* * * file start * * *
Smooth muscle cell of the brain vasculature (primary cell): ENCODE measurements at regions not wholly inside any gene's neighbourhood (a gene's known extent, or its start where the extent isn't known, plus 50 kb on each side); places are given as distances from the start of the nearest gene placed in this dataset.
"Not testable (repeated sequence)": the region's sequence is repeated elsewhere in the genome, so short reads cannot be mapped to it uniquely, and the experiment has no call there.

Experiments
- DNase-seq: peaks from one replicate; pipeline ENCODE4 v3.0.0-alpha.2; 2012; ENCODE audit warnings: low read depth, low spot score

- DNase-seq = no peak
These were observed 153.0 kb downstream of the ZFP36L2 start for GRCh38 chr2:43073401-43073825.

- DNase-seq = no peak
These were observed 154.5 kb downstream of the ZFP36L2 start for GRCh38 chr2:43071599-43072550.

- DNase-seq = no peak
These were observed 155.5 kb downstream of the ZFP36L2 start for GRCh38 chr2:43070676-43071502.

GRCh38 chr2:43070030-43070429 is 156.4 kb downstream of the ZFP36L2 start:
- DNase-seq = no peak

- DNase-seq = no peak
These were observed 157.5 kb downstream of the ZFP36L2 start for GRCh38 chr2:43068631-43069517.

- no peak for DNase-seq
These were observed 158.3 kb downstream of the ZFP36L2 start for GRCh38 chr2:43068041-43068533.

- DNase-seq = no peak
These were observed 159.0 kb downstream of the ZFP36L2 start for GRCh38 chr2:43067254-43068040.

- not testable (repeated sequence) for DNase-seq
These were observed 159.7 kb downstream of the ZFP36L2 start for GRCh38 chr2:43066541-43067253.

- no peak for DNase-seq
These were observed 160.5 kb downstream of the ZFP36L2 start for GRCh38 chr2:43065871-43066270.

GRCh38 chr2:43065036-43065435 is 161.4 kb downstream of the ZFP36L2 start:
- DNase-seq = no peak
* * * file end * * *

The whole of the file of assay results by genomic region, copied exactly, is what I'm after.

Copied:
Smooth muscle cell of the brain vasculature (primary cell): ENCODE measurements at regions not wholly inside any gene's neighbourhood (a gene's known extent, or its start where the extent isn't known, plus 50 kb on each side); places are given as distances from the start of the nearest gene placed in this dataset.
"Not testable (repeated sequence)": the region's sequence is repeated elsewhere in the genome, so short reads cannot be mapped to it uniquely, and the experiment has no call there.

Experiments
- DNase-seq: peaks from one replicate; pipeline ENCODE4 v3.0.0-alpha.2; 2012; ENCODE audit warnings: low read depth, low spot score

- DNase-seq = no peak
These were observed 153.0 kb downstream of the ZFP36L2 start for GRCh38 chr2:43073401-43073825.

- DNase-seq = no peak
These were observed 154.5 kb downstream of the ZFP36L2 start for GRCh38 chr2:43071599-43072550.

- DNase-seq = no peak
These were observed 155.5 kb downstream of the ZFP36L2 start for GRCh38 chr2:43070676-43071502.

GRCh38 chr2:43070030-43070429 is 156.4 kb downstream of the ZFP36L2 start:
- DNase-seq = no peak

- DNase-seq = no peak
These were observed 157.5 kb downstream of the ZFP36L2 start for GRCh38 chr2:43068631-43069517.

- no peak for DNase-seq
These were observed 158.3 kb downstream of the ZFP36L2 start for GRCh38 chr2:43068041-43068533.

- DNase-seq = no peak
These were observed 159.0 kb downstream of the ZFP36L2 start for GRCh38 chr2:43067254-43068040.

- not testable (repeated sequence) for DNase-seq
These were observed 159.7 kb downstream of the ZFP36L2 start for GRCh38 chr2:43066541-43067253.

- no peak for DNase-seq
These were observed 160.5 kb downstream of the ZFP36L2 start for GRCh38 chr2:43065871-43066270.

GRCh38 chr2:43065036-43065435 is 161.4 kb downstream of the ZFP36L2 start:
- DNase-seq = no peak